American multinational investment bank, Morgan Stanley has released a detailed 50-page report on Cryptocurrency and Blockchain unveiling the bank’s ongoing research into the rapidly-developing asset class. It is said to be developing a “rapidly morphing thesis” on Bitcoin and the general industry.

The note outlines how the market has experienced a significant decline in trading volume and a surge in institutional investment. It also offers a brief historical overview of how Bitcoin and a subjective overview of how cryptocurrency is perceived by the public, mentioning how it has been seen as digital gold, a fundraising mechanism, a hedge against failing assets and most recently, a new asset class used by institutional investors.

Split opinion

For the case against, while speaking at the Web Summit 2018 in Lisbon, Portugal, during this week Revolut’s CEO, Nikolay Storonsky, claimed that institutional clients did not show an extraordinary interest in investing in crypto. About it, he said:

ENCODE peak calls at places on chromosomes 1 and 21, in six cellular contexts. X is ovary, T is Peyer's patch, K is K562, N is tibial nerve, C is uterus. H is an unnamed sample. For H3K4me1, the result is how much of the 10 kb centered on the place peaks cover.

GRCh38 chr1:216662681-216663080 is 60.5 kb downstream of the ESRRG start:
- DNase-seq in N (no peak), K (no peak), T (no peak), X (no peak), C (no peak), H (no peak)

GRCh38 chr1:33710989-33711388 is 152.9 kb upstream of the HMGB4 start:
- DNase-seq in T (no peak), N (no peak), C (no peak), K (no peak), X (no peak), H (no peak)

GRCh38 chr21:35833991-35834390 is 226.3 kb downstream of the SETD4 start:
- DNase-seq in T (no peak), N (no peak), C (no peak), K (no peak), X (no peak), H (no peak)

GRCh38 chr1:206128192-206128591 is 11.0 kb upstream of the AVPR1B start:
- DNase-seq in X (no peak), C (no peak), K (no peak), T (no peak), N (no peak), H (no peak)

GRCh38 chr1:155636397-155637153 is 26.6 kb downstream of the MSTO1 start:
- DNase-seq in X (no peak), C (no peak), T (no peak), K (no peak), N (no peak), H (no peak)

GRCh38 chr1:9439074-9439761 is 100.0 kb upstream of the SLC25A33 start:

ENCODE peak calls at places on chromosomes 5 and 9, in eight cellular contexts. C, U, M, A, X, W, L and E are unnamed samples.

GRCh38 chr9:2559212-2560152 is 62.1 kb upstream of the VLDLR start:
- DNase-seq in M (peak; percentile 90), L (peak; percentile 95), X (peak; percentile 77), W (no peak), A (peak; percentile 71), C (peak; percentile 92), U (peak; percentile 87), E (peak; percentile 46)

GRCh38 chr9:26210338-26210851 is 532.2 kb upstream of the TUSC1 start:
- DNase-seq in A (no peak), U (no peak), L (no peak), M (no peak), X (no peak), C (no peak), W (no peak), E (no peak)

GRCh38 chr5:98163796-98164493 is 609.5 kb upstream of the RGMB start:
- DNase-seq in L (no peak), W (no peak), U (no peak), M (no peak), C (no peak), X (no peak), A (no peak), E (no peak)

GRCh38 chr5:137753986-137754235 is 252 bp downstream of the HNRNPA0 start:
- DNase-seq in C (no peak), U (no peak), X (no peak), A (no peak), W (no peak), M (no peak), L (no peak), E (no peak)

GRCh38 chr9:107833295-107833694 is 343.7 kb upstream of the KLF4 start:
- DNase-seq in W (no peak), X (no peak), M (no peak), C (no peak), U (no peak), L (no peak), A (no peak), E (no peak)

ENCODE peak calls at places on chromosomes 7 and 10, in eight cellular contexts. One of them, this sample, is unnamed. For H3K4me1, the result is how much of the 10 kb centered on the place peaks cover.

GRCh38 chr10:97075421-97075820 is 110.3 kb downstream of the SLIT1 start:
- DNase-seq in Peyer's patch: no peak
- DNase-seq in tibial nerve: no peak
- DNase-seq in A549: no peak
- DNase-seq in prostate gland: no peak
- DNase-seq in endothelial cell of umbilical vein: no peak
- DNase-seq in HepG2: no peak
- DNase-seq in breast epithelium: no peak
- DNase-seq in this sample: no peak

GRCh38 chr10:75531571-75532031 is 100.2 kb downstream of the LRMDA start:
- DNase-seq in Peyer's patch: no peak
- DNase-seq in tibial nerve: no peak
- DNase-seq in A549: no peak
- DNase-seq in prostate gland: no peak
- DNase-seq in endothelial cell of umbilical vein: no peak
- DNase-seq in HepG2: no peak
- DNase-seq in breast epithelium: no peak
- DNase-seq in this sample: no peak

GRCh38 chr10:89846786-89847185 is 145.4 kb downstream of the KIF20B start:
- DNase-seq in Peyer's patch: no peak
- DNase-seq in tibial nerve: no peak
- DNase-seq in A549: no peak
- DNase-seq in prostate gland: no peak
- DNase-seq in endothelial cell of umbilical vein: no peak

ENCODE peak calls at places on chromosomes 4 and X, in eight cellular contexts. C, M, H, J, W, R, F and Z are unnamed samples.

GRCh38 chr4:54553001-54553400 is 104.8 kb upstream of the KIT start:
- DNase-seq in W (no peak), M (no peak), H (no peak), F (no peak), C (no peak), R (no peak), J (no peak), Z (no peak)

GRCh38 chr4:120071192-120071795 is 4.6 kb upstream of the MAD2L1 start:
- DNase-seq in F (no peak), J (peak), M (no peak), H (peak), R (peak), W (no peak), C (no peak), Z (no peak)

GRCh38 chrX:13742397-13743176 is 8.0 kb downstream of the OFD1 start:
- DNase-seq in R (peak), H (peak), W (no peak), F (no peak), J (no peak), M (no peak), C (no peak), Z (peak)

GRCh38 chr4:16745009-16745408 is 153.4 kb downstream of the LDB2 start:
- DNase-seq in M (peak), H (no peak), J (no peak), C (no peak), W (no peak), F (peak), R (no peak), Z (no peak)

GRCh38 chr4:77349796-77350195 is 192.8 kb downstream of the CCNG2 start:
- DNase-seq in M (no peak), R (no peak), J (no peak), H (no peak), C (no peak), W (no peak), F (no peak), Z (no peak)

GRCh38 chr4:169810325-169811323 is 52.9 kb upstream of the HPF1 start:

“Unless these big institutional investors and hedge funds move heavily into the crypto world I just don’t think banks will move because they simply try to make money from their clients.”

There are some experts that believe that the market has already bottomed and that it could soon start growing again. Despite this, Storonsky and Larry Fink, BlackRock’s CEO, are sceptical about that.

Fink, going against the grain, explained that Blackrock would not be launching a cryptocurrency related ETF. He is waiting for the market to become more mature in order to do so. The SEC is pending on a decision to approve a crypto ETF forecast for the coming year. If approved this could mark a significant bull run again with support from a regulatory perspective.